To rush to my own defence concerning not having enough unfinished projects, some of the pending projects are half started ones, and on that list I have not put the station building which is in a bag somewhere, neither have I mentioned that the baseboard has not progressed to having any scenery for, oh, 5 years?  I have a box of Shapeways prints for at least three locos, I have numerous figures that need finishing, although that might be in the 'To Do' list.  Not enough?  How about all my 009 stuff?  The Twll Du station building has its roof on but does not get on the list, and sometime I must finish painting Balin the Dwarf and his companions, as well as Tom Bombadil and Goldberry.

 

Is that list long enough to qualify me as a proper railway modeller?  :jester: (Oh, yeah.  All my locos and track need cleaning.)

 

Like @richard i I am going to be more focussed and finish stuff, honest.  :D (You wait, this time next year Rodney.)

  • Like 5
Link to post
Share on other sites
  • RMweb Gold
3 hours ago, ChrisN said:

 

Jonathan,

Thank you.  I think that the lining may well be missed off; must look at @Mikkel's blog again at what he has done.  I am thinking of the best way to make the window edges red though.  What fun.  (Makes you want to model early BR with unlined crimson coaches.  Arggh!  NO! :jester: )

 

Chris, don't look too closely at mine because I cheat: I leave out the black and the lining.  My defence is that it's not very noticeable - but of course some people do notice, and ideally I'd like to go the whole way.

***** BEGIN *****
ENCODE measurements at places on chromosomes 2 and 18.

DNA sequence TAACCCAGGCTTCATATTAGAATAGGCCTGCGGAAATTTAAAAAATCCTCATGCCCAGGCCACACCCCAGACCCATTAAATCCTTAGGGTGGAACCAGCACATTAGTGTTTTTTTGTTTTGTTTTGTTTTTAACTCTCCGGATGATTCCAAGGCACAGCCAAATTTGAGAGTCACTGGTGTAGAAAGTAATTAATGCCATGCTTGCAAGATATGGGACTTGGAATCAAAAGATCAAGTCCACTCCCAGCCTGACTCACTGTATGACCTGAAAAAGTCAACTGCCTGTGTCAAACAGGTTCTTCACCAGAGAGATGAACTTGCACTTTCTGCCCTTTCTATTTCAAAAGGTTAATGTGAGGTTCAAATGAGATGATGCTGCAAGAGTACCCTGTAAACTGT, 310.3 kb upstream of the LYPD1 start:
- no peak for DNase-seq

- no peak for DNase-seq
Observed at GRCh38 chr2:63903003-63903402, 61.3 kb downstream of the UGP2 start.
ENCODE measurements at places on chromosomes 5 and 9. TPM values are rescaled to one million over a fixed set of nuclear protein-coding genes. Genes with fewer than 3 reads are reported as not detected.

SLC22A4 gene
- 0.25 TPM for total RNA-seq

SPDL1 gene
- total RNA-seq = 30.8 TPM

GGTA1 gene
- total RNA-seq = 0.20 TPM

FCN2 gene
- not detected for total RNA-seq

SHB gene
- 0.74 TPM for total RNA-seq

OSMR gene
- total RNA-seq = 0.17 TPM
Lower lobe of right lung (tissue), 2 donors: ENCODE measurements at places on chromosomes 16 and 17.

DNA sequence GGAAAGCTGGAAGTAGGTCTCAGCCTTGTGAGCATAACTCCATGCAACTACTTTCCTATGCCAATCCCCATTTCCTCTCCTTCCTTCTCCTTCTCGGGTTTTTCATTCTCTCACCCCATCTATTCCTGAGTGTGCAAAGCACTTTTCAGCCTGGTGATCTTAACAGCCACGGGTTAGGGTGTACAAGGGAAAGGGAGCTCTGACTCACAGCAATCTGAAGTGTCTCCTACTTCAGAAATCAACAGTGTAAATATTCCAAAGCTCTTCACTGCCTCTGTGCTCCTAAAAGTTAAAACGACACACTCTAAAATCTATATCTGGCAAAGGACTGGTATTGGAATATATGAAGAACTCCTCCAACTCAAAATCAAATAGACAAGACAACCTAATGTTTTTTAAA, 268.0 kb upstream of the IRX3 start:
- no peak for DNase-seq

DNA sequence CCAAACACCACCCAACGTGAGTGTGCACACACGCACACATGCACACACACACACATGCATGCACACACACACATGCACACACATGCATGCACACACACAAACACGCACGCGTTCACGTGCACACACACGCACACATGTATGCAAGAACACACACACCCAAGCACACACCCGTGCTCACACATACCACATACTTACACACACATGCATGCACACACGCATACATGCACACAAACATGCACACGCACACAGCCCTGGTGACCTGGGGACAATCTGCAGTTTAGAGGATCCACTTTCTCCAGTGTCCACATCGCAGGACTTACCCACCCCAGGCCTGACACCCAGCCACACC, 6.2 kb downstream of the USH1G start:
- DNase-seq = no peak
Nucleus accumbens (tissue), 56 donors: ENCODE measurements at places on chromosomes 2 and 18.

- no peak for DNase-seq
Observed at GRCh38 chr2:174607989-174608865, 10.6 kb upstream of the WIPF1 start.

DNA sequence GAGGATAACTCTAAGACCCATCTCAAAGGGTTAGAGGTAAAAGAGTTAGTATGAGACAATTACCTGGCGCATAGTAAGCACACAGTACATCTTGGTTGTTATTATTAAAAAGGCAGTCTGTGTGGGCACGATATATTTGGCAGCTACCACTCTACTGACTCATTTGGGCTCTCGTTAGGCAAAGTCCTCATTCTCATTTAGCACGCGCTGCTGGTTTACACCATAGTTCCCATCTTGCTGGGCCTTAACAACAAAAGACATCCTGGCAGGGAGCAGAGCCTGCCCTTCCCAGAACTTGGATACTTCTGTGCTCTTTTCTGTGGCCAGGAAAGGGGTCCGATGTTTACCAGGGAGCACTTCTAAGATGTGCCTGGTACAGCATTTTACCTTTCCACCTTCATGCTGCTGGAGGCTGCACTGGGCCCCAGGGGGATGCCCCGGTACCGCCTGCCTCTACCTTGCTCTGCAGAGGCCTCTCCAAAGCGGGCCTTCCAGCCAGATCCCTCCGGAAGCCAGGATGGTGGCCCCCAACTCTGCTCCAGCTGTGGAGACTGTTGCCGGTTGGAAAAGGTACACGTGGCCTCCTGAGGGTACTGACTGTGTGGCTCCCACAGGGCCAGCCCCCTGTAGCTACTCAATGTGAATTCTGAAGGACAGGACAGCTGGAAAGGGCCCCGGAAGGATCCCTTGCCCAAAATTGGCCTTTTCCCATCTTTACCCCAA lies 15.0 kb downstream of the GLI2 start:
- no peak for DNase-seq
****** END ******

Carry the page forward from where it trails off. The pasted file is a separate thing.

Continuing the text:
image.png.b03558733b2c35de942df72a337e8b9d.png

  • Like 4
  • Craftsmanship/clever 5
Link to post
Share on other sites
11 hours ago, Mikkel said:

 

Chris, don't look too closely at mine because I cheat: I leave out the black and the lining.  My defence is that it's not very noticeable - but of course some people do notice, and ideally I'd like to go the whole way. 

 

image.png.b03558733b2c35de942df72a337e8b9d.png

 

Mikkel,

I think I shall look very closely at what you have done, and copy it.  Whether I can get away with it on larger coaches is another matter.

  • Like 2
Link to post
Share on other sites

Those of you with a long memory you may remember these

 

605865674_Painted1.JPG.207c40c1b75a6981889a0cab24cc20aa.JPG

 

They are a pair of outside framed Parliamentary Thirds.  Another will join them as I want to do a Brake without the birdcage, and a ducket.  These are unbraked as they are in original 1860s condition, and stayed like that until they were scrapped, probably in the mid 1890s although I think some may have lasted into the beginning of the 20th century.

 

As they are 1860s I though it would be fun to fill them with 1860s people, and Andy Stadden has finally brought some out.  They are not the original mid Victorian set so may be a little up market for these Thirds, but hey, they should not be mid Victorian anyway.

 

Another project I hear you shout.  No, all my coaches will need passengers so once finished I will have a splurge on figure painting.  I wil not count the coaches done until they have fare paying passengers.

  • Like 11
  • Craftsmanship/clever 1
Link to post
Share on other sites

Excellent stuff. Did the Cambrian bother to put lights in them? I know they weren't keen on putting heating in coaches, until quite late.